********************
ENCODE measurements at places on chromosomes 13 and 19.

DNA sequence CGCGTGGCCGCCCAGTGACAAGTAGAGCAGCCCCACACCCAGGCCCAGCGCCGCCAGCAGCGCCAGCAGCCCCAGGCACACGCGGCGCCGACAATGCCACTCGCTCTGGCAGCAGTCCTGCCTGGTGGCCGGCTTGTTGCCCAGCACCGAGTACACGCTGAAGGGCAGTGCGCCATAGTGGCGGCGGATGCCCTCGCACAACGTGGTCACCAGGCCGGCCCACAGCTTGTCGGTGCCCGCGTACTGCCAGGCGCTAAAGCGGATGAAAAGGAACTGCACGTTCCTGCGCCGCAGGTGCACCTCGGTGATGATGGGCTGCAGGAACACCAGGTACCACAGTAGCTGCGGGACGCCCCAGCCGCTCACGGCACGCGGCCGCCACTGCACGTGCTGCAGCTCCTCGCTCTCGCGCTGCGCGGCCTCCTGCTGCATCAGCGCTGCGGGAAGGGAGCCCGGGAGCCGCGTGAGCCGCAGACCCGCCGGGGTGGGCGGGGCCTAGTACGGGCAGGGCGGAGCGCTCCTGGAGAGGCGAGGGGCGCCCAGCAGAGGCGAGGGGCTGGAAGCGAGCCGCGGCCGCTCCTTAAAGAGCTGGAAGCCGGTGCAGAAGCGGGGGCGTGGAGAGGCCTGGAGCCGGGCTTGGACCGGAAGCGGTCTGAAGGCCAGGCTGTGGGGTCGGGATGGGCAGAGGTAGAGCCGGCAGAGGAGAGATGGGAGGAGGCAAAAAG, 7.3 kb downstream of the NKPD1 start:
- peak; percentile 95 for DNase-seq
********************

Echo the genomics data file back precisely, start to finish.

ENCODE measurements at places on chromosomes 13 and 19.

DNA sequence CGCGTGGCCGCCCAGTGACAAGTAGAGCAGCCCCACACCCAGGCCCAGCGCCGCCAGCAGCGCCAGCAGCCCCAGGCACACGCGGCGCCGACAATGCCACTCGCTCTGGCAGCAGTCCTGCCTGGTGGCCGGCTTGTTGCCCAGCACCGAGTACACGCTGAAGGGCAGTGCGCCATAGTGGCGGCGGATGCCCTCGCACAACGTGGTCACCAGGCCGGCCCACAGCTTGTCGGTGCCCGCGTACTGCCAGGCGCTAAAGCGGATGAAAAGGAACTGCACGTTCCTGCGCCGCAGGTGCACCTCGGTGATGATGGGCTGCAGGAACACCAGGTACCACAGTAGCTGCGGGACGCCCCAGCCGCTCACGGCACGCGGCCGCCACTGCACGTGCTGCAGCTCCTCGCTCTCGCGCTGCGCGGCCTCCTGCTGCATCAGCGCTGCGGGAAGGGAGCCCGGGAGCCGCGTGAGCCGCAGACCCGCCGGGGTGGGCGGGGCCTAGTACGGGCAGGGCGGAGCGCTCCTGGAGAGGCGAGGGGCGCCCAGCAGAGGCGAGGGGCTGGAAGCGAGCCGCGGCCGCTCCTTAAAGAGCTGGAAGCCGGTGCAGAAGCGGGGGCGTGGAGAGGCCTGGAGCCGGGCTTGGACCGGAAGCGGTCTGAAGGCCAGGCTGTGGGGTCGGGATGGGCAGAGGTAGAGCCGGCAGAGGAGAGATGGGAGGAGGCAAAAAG, 7.3 kb downstream of the NKPD1 start:
- peak; percentile 95 for DNase-seq